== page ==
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Montgomery, Alabama (U.S.)

Montgomery County

Last modified: 2018-07-27 by rick wyatt
Keywords: montgomery | alabama | montgomery county |
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[Montgomery, Alabama] 5:8 image(s) by permission of David B. Martucci
image(s) from American City Flags, Raven 9-10 (2002-2003), courtesy of the North American Vexillological Association, which retains copyright.



See also:


Current Flag

Text and image(s) from American City Flags, Raven 9-10 (2002-2003), courtesy of the North American Vexillological Association, which retains copyright. Image(s) from American City Flags by permission of David B. Martucci.

Design

The field of Montgomery’s flag is divided diagonally, gray at the hoist, red at the fly. A diagonal blue stripe, fimbriated in white with seven five-pointed white stars spaced evenly on the blue, separates the gray and the red. On a field of 5 by 8 units, the blue stripe is one unit in width (including fimbriations) and slants from the top 5 units from the hoist to the bottom 2 units from the hoist. In the center of the field, superimposed on the blue stripe and adjacent fields, is an open laurel wreath in gold 2.5 units in diameter. The fields on either side of the wreath’s interior are counterchanged (colors alternated) with those of the exterior, red on the hoist side and gray on the fly side. Above the wreath near the top and beginning 2 units from the hoist on the gray field is CITY OF, and below, on the red field beginning near the blue stripe and extending to within one unit of the fly’s edge, is MONTGOMERY, all in white block letters.
John M. Purcell, American City Flags, Raven 9-10, 2002-2003

Symbolism

Gray, from the color of the uniforms of the soldiers of the Confederate States of America, represents the Confederacy. Red, the color of the saltire on the state’s flag, symbolizes Alabama. Blue denotes the “blue and gray” unity of today (the uniforms of the Union soldiers during the Civil War were blue). The seven white stars symbolize the seven original states of the Confederacy, “brought together in the center wreathed in glory and honor”, according to the city’s chamber of commerce.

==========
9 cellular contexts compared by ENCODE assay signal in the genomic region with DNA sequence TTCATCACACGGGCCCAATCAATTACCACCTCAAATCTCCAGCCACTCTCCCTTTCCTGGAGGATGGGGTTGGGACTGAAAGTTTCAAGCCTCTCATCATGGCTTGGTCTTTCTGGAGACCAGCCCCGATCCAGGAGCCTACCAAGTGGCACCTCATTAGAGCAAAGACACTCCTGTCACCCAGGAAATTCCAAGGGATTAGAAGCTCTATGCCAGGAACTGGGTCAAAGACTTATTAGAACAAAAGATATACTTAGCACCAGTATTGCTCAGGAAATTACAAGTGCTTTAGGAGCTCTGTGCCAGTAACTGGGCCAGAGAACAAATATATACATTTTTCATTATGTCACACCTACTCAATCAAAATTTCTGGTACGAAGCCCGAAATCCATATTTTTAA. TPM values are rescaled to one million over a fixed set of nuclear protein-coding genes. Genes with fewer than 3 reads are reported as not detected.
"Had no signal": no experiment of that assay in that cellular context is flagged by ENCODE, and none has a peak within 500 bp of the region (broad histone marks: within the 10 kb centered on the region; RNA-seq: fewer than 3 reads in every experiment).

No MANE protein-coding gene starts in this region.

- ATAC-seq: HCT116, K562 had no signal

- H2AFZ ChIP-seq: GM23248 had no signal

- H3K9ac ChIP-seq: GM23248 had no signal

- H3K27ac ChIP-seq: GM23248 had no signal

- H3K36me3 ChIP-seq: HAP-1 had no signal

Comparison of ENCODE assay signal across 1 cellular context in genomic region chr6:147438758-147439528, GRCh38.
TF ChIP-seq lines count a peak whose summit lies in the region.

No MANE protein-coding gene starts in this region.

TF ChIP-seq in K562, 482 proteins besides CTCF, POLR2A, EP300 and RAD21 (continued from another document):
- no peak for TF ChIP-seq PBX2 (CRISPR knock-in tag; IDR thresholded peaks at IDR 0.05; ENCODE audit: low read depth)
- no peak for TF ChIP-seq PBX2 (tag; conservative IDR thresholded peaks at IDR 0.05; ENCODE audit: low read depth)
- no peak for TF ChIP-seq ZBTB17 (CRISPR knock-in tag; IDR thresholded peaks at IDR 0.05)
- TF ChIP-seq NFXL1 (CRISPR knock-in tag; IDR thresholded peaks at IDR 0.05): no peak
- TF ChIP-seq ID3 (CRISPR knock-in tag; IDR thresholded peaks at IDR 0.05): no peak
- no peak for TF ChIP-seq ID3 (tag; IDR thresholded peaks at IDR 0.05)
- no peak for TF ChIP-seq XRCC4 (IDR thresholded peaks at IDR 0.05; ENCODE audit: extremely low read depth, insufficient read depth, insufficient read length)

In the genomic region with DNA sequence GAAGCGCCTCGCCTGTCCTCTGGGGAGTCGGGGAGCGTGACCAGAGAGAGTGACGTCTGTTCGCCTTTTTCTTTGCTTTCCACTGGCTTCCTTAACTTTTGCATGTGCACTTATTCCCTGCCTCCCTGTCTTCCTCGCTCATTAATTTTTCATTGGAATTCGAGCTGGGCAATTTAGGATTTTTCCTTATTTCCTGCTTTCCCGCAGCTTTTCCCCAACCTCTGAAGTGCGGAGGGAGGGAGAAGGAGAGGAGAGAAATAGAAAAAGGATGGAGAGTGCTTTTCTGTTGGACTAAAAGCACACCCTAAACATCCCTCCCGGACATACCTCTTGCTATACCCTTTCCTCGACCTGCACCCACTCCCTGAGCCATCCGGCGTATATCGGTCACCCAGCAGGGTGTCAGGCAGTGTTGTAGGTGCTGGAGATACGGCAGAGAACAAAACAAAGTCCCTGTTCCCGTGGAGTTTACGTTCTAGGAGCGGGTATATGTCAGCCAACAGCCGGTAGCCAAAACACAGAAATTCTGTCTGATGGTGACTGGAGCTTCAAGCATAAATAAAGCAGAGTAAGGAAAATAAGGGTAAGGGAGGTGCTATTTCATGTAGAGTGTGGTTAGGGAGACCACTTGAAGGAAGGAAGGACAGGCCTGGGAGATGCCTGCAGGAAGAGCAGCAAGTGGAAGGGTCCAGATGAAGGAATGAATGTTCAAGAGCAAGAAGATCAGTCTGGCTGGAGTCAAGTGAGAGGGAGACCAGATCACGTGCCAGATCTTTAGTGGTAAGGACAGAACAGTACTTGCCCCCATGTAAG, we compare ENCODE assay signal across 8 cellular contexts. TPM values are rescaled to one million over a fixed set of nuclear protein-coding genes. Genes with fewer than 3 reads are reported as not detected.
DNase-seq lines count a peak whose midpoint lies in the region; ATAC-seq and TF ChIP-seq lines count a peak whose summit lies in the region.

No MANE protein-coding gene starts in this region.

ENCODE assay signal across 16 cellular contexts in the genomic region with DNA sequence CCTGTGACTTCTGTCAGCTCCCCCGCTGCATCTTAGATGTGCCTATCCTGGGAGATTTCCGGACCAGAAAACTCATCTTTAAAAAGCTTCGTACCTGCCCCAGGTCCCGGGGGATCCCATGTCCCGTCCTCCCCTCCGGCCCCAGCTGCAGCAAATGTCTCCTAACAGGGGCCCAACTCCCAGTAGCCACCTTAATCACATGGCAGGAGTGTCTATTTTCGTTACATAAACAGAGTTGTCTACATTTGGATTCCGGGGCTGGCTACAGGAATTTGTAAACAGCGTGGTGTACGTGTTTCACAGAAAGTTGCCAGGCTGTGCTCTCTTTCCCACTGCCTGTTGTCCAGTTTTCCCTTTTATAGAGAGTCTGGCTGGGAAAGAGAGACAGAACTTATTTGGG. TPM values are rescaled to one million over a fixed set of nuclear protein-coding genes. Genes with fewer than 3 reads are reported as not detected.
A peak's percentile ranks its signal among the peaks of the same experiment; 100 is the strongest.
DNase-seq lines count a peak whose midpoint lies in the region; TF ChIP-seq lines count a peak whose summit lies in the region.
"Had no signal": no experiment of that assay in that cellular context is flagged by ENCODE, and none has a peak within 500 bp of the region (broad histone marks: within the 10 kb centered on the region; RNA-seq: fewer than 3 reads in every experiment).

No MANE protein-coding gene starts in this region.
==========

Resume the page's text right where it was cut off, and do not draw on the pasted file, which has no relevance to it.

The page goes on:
John M. Purcell, American City Flags, Raven 9-10, 2002-2003

Selection

In November 1951, the Montgomery Chamber of Commerce sponsored a contest for a new city flag. The chamber and the city’s board of commissioners appointed a board of judges, consisting of Mrs. Marie Bankhead Owen, Miss Ethel Johnson, Colonel Clanton Williams, Dr. Gorden Chappell, and Rabbi Eugene Blachschleger, to select a winner from the nearly 300 entries submitted.
Flag adopted: 19 April 1952 (official).
John M. Purcell, American City Flags, Raven 9-10, 2002-2003

Designer

The winner was Robert S. Ryan. The chamber, establishing the designer’s credentials as a citizen of the city, gives a larger biography than usual about Ryan, who at the time was a 33-year-old native of Montgomery, son and grandson of native Montgomerians, and a great-great-grandson of a pioneer Alabamian who came to this country from Ireland in a sailboat and landed at Mobile, Alabama. He is a World War Two veteran, and both great-grandfathers were Confederate soldiers from Montgomery.
John M. Purcell, American City Flags, Raven 9-10, 2002-2003

More about the Flag

It should be noted though that a photo of this flag shows the gray substantially lighter than shown above.
Ned Smith, 18 November 2005